Our toddler Evan has taken to hanging out in the laundry room, the final frontier in a house in which he has drained every single object of its entertainment potential, from Potato Heads to dish towels. For us, this is a welcome reprieve from his frolicking in the dog’s water bowl, which he treats like his own personal Wildwater Kingdom.

Another discovery he’s made recently is the TV. My wife Kara and I have tried to keep him away from it for as long as we could, but during these long winter weekends, much like Simon and Garfunkle’s boxer, there were times when we were so strung out, we took some comfort there. “There” being Sesame Street, of course.

I’m impressed with how little Sesame Street has changed since I was a kid. It’s a little funkier and the effects are better, but the idea’s the same. The biggest change is the appropriation of almost the entire show by Elmo, who is, from what I understand, the love child of Grover and a Snuggie.

“Don’t worry. You just sit back and relax. Elmo will raise your child for you. Ha ha ha!” he says, in our minds.

Big Bird, who used to be the star of Sesame Street, is lucky if gets a cameo anymore. In the dressing room after the show, I picture Elmo tapping Big Bird on the shoulder and saying, “Elmo ruined your career! Ha ha ha.”

Kara and I are well aware that allowing your kid to watch too much TV during the first couple of years increases their chances of having ADD down the road, but we’re not sure what the implications are if your child already has the attention span of a goldfish.

“Hey, look Evan, they’re all learning how awesome sharing can be,” I’ll say, not noticing that I’m the only one still watching the show, and Evan is in the kitchen, putting the remote control in the recycle bin.

In any event, the most recent forecasts show that we might soon have the chance to emerge from the indoors, rubbing our eyes and breathing in air that doesn’t make our respective nostrils freeze together. If not, the next column might be brought to you by the number 1,000, which is how many miles south we’ll be moving.

You can fully winterize Mike Todd at

Sunday, February 13, 2011

The sniffling, sneezing, so you can rest column

Everyone talks about Nyquil as if it’s the most powerful drug you can buy without first consulting a doctor or the bad neighbor kid, so I was expecting that I’d either be comatose by now or running naked down the hallway, swatting at mosquitoes that aren’t really there.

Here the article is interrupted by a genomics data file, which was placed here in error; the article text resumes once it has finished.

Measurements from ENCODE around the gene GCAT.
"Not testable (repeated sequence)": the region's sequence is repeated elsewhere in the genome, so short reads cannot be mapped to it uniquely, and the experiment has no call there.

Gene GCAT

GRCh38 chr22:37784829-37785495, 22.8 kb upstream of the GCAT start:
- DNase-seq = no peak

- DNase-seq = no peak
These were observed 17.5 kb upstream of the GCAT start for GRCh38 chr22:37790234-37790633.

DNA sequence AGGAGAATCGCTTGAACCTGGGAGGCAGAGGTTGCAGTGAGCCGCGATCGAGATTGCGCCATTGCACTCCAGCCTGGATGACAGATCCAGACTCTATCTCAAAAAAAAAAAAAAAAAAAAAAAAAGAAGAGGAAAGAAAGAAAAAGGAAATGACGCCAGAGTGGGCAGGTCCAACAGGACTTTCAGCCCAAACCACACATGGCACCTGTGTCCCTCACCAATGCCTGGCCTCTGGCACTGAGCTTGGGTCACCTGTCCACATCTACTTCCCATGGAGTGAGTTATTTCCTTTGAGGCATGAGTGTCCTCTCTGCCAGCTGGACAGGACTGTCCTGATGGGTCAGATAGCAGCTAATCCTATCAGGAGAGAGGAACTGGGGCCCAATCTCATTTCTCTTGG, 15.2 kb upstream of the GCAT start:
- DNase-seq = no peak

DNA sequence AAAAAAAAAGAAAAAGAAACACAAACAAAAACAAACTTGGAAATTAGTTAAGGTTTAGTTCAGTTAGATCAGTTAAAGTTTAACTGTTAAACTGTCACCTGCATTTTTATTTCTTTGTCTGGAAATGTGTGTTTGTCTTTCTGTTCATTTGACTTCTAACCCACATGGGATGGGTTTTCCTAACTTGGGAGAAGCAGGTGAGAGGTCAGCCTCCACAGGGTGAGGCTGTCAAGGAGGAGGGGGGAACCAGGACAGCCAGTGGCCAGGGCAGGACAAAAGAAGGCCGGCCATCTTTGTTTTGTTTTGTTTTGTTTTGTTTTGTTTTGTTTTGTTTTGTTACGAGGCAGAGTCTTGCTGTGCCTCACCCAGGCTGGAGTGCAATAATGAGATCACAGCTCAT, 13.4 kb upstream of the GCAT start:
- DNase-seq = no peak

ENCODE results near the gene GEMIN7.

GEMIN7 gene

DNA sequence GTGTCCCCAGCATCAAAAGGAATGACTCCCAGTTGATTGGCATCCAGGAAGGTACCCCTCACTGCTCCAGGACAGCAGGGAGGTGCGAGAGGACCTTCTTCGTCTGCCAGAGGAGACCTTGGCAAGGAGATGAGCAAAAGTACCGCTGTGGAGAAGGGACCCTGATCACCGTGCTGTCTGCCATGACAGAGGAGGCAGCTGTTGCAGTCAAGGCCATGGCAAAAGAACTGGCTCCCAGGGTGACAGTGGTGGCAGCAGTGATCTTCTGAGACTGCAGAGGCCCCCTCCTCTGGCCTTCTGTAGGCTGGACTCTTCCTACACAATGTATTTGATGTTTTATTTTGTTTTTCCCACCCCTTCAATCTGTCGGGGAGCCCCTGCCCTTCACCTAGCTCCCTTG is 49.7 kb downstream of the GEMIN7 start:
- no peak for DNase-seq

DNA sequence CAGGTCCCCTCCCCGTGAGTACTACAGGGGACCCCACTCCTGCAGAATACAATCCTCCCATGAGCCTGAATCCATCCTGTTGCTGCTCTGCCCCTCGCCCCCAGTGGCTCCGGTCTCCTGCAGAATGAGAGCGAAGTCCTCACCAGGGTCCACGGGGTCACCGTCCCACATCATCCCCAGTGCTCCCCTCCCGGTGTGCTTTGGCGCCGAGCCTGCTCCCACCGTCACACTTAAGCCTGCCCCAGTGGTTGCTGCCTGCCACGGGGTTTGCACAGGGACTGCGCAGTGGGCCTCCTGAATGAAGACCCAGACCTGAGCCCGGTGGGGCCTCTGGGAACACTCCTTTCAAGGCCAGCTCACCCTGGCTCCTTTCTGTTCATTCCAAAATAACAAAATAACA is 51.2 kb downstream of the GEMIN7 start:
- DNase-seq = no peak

Unfortunately, I’m still conscious and maintaining whatever grip on reality I could previously claim. I usually don’t even bother with taking over-the-counter medicine, since whining seems to be just as effective, and much more cost-effective. But this time, I’m willing to try anything, even if it costs five bucks for a pack of twelve near-placebos.

Do you remember when Cash for Clunkers was going on, and they’d pour liquid glass into old cars’ engines to make sure nobody could ever drive them again? Someone has done that to my head.

“Babe, you’re snoring again. Can you go sleep in the guest room?” my wife Kara said last night. Lest she be accused of lacking in sympathy, her head has also been clunkered for the past few days, and it does make sense for the snorer to be the one to take his blankie and his respiratory cacophony elsewhere.

Snoring is a proud tradition among the men in my family, one that thankfully skips over me when my cranial ductwork is functioning. If the situation doesn’t improve soon, though, I might wind up like other snorers in my family, who have to strap pointy cushions to their backs to keep them from rolling over in their sleep. If you ever see one of these Todd men heading to bed after donning their anti-snoring cushion, now you’ll understand why they look like a sleepy stegosaurus.

I was hoping I’d feel a little more festive today, since this is the sixth anniversary of the birth of this column. I suppose that would make it a birthday, not an anniversary, but the point remains that it is indeed possible to write 312 columns without dispensing a single fact or useful piece of advice.

While the vast majority of these columns have been produced shortly after their respective deadlines have passed, the only deadline I ever flubbed altogether happened on the day my son Evan was born, which I vividly recall because I had a really good round of Assassin’s Creed II going that day.

It’s funny how six years doesn’t even sound like that much time anymore. To a ten-year-old, being sixteen is an unimaginably distant future. As you age, though, time accelerates, so that if you put a Mama Celeste pizza in the microwave on your thirty-third birthday, you’ll be forty before the cheese melts.